Since you don’t receive a special, separate blessing at the EF, don’t worry about not receiving one at the OF.

Very true. In every missal I have seen it states (usually on the inside cover) to say a spiritual communion. A blessing is given to all at the end of Mass.

My Jesus,
I believe that You
are present in the Most Holy Sacrament.
I love You above all things,
and I desire to receive You into my soul.
Since I cannot at this moment
receive You sacramentally,
come at least spiritually into my heart. I embrace You as if You were already there and unite myself wholly to You. Never permit me to be separated from You.

It would be my guess that the kneeling threw him for a loop too.

Wow, I really wish folks would read the sticky notes at the top of these forums - there’s one that specifically addresses this issue. The communion line is for communion, not for blessings. Here’s an excerpt from the sticky (my bold emphasis added):

This Congregation for Divine Worship and the Disciple of the Sacraments acknowledges receipt of your kind letter of 13 August, 2008 and would like to thank you for your interest and suggestions. This matter is presently under the attentive study of the Congregation.

For the present, therefore, this Dicastery wishes to limit itself to the following observations:

The liturgical blessing of the Holy Mass is properly given to each and to all at the conclusion of the Mass, just a few moments subsequent to the distribution of Holy Communion.

Lay people, within the context of Holy Mass, are unable to confer blessings. These blessings, rather, are the competence of the priest (cf. Ecclesia de Mysterio, Notitiae 34 (15 Aug. 1997), art. 6, § 2; can. 1169, § 2; and Roman Ritual De Benedictionibus (1985), n. 18).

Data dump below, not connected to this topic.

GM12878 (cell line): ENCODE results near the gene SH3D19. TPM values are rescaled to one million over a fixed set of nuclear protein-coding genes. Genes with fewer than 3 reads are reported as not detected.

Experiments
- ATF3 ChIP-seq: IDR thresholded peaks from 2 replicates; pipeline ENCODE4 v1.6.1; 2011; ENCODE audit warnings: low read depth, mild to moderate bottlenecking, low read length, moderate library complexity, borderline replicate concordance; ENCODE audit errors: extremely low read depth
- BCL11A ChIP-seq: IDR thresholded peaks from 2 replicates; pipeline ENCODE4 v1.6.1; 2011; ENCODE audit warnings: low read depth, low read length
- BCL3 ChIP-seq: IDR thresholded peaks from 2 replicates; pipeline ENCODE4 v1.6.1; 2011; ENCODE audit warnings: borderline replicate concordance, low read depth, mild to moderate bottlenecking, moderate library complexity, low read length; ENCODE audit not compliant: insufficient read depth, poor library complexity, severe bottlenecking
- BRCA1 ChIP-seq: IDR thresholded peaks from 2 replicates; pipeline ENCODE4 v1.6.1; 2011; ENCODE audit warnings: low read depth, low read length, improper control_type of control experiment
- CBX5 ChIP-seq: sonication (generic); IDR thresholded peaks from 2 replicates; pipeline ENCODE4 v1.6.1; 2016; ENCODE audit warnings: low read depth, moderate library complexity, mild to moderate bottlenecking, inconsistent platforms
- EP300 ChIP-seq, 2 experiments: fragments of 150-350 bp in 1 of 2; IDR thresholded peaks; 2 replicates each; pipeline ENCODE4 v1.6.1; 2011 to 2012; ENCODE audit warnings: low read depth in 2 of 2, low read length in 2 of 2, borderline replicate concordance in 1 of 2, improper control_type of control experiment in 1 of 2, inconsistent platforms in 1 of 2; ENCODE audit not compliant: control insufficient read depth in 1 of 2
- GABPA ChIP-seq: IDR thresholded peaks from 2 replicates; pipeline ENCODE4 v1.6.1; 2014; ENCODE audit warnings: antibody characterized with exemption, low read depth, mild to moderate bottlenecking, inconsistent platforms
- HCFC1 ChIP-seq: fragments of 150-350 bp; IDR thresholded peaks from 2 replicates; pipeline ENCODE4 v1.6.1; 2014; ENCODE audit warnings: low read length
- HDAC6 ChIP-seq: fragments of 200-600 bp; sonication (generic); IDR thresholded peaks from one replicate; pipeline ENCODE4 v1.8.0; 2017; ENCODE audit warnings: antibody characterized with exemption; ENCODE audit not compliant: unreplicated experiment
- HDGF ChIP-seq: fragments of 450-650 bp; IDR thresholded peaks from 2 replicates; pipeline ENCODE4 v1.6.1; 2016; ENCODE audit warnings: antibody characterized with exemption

Furthermore, the laying on of a hand or hands – which has its own sacramental significance, inappropriate here – by those distributing Holy Communion, in substitution for its reception, is to be explicitly discouraged.

The Apostolic Exhortation Familiaris Consortio, n. 84, “forbids any pastor, for whatever reason to pretext even of a pastoral nature, to perform ceremonies of any kind for divorced people who remarry.” To be feared is that any form of blessing in substitution for communion would give the impression that the divorced and remarried have been returned, in some sense, to the status of Catholics in good standing.

In a similar way,** for others who are not to be admitted to Holy Communion in accord with the norm of law, the Church’s discipline has already made clear that they should not approach Holy Communion nor receive a blessing.** This would include non-Catholics and those envisaged in can. 915 (i.e., those under the penalty of excommunication or interdict, and others who obstinately persist in manifest grave sin).

People have all sorts of personal forms of piety when they go to communion, including crossing their chest with their arms. There is a fellow in a neighboring parish that always receives communion in this manner.

Though it had been common in the past until the regulations abolished going up for a blessing, the priest probably assumed you were using your own devotional posture. I am glad to see that he at least asked you if you wanted to receive, rather than just bless you. If he is holding the hosts, it can be difficult to perform a blessing at this time, and you should not have entered the communion line.